College Hoops Breakdown: July 12, 2021

Riley Saxon

By Riley Saxon

Offseason Catch-Up
Just over three months ago, Baylor was crowned National Champion for the 2020-2021 College Basketball Season and the offseason following has been one of the craziest in the history of the sport. College Hoops Breakdown is here to get you caught up on the major storylines from the offseason so far.

The Coaching Carousel—Legendary Retirements
A couple of days before the Final 4, on April Fool’s Day no less, North Carolina’s Roy Williams shocked many when he retired. Not to be outdone, about 2 months later, Duke Head Coach Mike Krzyzewski announced his retirement… after the 2021-2022 season. The stark difference in retirement plans between the two rival schools naturally added fuel to the fire, and all but assures that the two scheduled games between them will be must-see TV.

Other Major Changes in the Power Conferences
As if losing two Hall of Fame Coaches wasn’t enough, a myriad of changes happened at the helms of Power 6 Programs. Arizona, Boston College, Depaul, Indiana, Iowa State, Marquette, Minnesota, Oklahoma, Penn State, Texas, Texas Tech, and Utah all changed head coaches. Every Power 6 Conference had at least two head coaching changes, except the SEC (who had 0). Even the WCC, Mountain West, Atlantic 10 and the American had multiple head coaching changes.

Player Empowerment—The Transfer Portal 
The Transfer Portal was possibly the most dominant force of the off season. At times, it was almost impossible to track, and even as this publishes, at least three impact players (Kofi Cockburn, Marcus Carr, and Kevin Obanor) are still in the portal. In fact, every single Power 6 team had at least one player in the portal, except for UCLA and Michigan. Kansas picked up two high powered guards (Remy Martin and Joe Yesufu), Kentucky added four strong players (Kellan Grady, Oscar, Tshiebwe, CJ Frederick, and Sahvir Wheeler) and Eric Musselman did Eric Musselman things (added four new players via transfers).

NIL
On July 1, players got another boost in power with the ruling that they could profit from their Name, Image and Likeness (NIL). The change is less than two weeks old, so the major ramifications aren’t quite clear, but there seems to be a consensus that the impact is already being felt with draft decisions. Numerous fringe round 1/2 and round 2/undrafted players withdrew from the draft and returned to college. Additionally, fans everywhere have made their wishes known, from jerseys with player names on them to the return of college basketball video games.

College Basketball Returnees
Maybe in part because of the implementation of the NIL, a plethora of key college basketball players withdrew from the NBA Draft. UCLA got Johnny Juzang and Cody Riley back, Kansas had three players withdraw from the draft (Ochai Agbaji, Remy Martin and Jalen Wilson), and Hunter Dickinson returned to Michigan. March Madness Star Max Abmas is back at Oral Roberts, Julian Champagnie is back at St. John’s and so many more names are back for (at least) one more year.

Other News and Notes
Hartford Down to DIII: About a month and a half after playing in their first ever NCAA Division I Tournament, the University of Hartford Board of Regents made the stunning decision to drop down to Division III. The story is still developing, as Hartford athletes have filed a federal lawsuit to block the move.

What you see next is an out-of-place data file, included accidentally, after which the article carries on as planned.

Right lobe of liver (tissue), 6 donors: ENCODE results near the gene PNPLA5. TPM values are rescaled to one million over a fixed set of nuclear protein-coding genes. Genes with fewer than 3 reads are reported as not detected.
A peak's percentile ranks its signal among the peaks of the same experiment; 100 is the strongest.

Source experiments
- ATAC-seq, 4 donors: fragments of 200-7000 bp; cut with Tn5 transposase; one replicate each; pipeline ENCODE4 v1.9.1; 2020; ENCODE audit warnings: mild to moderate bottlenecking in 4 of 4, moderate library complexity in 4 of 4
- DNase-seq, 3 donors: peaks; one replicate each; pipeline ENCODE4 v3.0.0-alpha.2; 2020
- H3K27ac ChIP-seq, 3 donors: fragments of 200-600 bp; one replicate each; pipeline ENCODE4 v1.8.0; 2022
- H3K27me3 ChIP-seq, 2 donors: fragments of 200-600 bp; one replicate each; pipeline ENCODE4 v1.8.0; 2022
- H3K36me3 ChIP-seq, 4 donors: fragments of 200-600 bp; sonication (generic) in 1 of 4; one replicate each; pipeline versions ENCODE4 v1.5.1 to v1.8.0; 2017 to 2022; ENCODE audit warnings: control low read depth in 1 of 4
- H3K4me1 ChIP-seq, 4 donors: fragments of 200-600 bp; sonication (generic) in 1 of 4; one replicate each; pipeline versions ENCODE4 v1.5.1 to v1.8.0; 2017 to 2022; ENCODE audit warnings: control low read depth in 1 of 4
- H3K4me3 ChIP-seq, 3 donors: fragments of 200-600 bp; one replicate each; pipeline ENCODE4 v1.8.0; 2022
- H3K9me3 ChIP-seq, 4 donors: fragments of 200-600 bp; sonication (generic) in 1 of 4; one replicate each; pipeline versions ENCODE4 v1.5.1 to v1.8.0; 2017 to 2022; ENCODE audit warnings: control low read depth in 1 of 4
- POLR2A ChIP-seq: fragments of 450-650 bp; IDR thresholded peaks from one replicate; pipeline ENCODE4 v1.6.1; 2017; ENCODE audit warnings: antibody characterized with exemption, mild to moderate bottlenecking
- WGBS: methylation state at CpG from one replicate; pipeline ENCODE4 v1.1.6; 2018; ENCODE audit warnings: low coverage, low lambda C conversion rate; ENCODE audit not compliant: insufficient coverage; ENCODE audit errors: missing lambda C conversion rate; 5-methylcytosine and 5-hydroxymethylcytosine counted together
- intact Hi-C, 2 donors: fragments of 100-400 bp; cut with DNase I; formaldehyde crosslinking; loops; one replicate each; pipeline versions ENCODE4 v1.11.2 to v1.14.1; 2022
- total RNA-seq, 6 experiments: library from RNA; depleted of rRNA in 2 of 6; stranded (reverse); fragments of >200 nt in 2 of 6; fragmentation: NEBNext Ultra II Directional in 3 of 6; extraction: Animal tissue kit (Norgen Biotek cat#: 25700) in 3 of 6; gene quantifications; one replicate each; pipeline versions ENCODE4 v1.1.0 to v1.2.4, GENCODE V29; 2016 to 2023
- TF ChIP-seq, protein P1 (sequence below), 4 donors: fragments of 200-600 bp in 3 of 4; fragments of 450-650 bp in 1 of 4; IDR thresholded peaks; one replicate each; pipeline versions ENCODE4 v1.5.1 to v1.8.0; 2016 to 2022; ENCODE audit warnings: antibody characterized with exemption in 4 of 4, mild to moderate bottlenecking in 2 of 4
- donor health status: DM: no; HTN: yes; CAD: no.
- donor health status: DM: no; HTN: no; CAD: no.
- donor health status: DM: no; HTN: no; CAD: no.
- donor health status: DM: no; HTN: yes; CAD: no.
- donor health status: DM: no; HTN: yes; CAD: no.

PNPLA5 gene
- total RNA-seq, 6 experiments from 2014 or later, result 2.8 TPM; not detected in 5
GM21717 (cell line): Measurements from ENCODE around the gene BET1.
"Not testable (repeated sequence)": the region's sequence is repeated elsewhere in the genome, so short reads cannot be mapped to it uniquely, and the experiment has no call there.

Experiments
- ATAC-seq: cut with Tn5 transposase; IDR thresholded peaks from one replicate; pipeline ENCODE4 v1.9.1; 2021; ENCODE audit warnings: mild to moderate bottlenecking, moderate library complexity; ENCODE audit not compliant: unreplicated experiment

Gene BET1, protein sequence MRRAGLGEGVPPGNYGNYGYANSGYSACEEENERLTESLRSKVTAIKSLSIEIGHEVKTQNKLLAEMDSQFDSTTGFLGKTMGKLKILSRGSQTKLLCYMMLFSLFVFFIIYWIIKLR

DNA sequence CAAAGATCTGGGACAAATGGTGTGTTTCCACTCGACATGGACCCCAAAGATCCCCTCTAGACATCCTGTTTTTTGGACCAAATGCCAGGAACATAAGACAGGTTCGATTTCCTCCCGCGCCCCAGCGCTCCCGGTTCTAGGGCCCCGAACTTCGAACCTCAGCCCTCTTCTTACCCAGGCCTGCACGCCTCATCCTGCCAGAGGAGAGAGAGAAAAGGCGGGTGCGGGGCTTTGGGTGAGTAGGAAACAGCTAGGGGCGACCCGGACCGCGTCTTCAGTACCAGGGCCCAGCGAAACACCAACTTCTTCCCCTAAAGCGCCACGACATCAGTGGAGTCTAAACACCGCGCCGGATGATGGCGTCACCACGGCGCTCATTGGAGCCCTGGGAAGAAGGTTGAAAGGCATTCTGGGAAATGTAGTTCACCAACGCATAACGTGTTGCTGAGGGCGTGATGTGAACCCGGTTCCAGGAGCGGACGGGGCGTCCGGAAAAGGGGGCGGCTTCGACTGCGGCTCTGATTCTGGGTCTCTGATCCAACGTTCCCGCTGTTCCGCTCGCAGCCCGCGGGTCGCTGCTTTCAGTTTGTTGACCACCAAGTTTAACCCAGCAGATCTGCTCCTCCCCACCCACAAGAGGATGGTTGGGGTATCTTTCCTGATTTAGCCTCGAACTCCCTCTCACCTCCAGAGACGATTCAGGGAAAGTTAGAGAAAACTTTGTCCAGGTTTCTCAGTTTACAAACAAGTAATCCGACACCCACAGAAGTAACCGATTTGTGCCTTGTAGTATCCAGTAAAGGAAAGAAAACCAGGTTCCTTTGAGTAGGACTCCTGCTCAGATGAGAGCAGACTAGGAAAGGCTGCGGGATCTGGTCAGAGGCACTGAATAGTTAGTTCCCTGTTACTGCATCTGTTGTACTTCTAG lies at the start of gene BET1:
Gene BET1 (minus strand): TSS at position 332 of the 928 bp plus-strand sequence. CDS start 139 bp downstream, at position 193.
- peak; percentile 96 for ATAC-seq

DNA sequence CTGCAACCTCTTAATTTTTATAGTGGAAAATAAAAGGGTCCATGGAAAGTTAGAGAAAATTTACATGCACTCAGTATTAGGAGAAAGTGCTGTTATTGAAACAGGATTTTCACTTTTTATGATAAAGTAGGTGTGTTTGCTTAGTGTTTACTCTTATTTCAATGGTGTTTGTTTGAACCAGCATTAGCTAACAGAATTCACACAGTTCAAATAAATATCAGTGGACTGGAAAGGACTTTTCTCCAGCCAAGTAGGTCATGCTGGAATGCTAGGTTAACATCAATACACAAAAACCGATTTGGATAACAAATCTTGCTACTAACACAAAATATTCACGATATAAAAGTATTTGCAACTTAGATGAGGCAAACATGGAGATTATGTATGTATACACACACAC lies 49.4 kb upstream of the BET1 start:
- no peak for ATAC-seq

Michigan State Name Change: Michigan State reached a sponsorship with Michigan-based Rocket Mortgage to be officially called the “MSU Spartans Presented by Rocket Mortgage.” Will this be a trend-setting change or a hilarious aberration? How will the Score Tickers on TV show and abbreviate their name? College Hoops Breakdown has no idea, but we do know that this is a year late: Michigan State Guard Rockett Watts transferred to Mississippi State.

FIBA U19 Basketball World Cup: The U19 World Cup whetted the appetite of fans across college basketball. The US defeated Canada in the semifinals and then came back to win the gold against France. Gonzaga’s Chet Holmgren dominated and Purdue had a plethora of players make headlines, led by Jaden Ivey. Other notable developments included Michigan’s Caleb Houstan lighting up the scoreboard for Canada and Kenneth Lofton Jr‘s performance putting Louisiana Tech on analysts’ sleeper lists across the country.

Introducing the Bruin Bias
Big-J Journalists are (supposedly) unbiased, and as College Hoops Breakdown strived to at least be a little-j journalist during our inaugural season, we approached our love of UCLA with trepidation. That’s not to say our rooting interest was completely hidden: Our March articles were riddled with reverse jinxes about UCLA and multiple jinx attempts on Southern Cal. This season, however, we are going to take a different approach: Introducing the Bruin Bias, the end-of-article feature that will be focused on UCLA basketball.

Naturally with UCLA, the big news at the forefront of everyone’s mind is the return of Johnny Buckets himself, Johnny Juzang. But for College Hoops Breakdown and a few others, the real excitement comes from the fact that the UCLA team will finally have a full offseason with Coach Cronin. 

Cronin was hired in the midst of the 2019 offseason and the 2020 offseason was marred by Covid, so the 2021 offseason marks the first time Cronin and UCLA will have a full offseason period of prep. UCLA has responded well at the end of both of Cronin’s years at UCLA (an 11-3 run in 2020 and the Final Four in 2021), so there is reason to expect a full offseason will do wonders for the team.

Countdown to the 2021-2022 College Basketball Season: 120 Days.

College Hoops Breakdown appears twice a month through the summer at JoeTorosian.com
Riley Saxon can be reached at:
Email: rileymsaxon@gmail.com
Twitter: @CHoopsBreakdown

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